Since wealth does not belong only to the good, it cannot carry a completely positive valence. The wealth of wicked men who lack sound judgment and are unjust leads to excess, to hubris. Examination of the passages in which hubris appears reveals that in the diction of the Theognidea, the context of hubris is always, although not always overtly, political. The greatest danger of hubris is that it causes the destruction of cities. For private gain, the bad give unjust judgments and injure the people; from hubris comes factionalism, internecine killings, and tyrants. On the other hand, the gods give political moderation, gnome, as the best thing for mortals; all things are accomplished through moderation.

Theognis uses many other terms for political moderation. The most familiar, sophrosune, is explicitly opposed to hubris, but Theognis’s most striking call to political moderation begins with the phrase meden agan. The phrase meden agan (nothing in excess) was carved on the entrance to the temple of Apollo at Delphi and was associated with the wisdom of the Seven Sages. Gnothi sauton (know yourself) was inscribed with meden agan; the two warnings against hubris are important for interpreting much of classical Greek literature, especially tragedy and the History (c. 430 b.c.e.) of Herodotus.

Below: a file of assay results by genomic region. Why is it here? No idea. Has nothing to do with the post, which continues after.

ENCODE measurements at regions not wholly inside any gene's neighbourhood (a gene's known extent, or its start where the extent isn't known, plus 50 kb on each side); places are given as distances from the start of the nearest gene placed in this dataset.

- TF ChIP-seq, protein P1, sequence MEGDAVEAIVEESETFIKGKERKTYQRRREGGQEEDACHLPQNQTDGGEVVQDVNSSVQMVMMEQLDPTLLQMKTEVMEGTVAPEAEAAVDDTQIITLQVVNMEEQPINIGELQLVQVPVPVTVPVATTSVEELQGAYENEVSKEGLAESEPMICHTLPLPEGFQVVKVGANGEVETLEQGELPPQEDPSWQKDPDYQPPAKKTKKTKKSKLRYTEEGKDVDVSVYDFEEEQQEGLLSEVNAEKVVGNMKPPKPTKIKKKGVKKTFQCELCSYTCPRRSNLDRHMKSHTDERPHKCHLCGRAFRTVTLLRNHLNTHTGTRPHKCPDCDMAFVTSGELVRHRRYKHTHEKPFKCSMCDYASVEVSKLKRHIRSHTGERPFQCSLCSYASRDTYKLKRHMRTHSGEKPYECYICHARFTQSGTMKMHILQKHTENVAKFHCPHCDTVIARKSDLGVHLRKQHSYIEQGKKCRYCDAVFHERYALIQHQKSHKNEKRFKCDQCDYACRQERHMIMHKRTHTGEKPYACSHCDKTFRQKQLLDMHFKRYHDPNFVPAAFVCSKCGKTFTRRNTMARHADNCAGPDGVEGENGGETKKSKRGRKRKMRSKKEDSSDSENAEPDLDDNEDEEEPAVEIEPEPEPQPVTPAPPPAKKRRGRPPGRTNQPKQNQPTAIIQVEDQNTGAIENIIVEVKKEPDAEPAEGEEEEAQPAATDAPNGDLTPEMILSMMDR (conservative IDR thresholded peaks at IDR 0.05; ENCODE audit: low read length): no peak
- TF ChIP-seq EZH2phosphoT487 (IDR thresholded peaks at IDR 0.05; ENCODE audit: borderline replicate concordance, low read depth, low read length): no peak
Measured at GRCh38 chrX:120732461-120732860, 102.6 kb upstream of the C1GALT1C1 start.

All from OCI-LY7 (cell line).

The middle way is urged in several poems beginning with meden agan: Do not in any way strive too eagerly; the middles of all things are best. The opportune moment is best for all the deeds of men. Do not in any way too much glut your heart with difficulties or rejoice too much in good things, because it is the mark of a good man to bear everything. Comparison with other injunctions shows the pattern of the negative command followed by a reinforcing positive statement. These reinforcing statements are separable from the particular commands, and both are reusable. Since the diction of Solon, Hesiod, Homer, and others shows the same pattern, similarities of Theognis to other poetry can be attributed to the traditional nature of the language and the general importance of moderation in the archaic value system.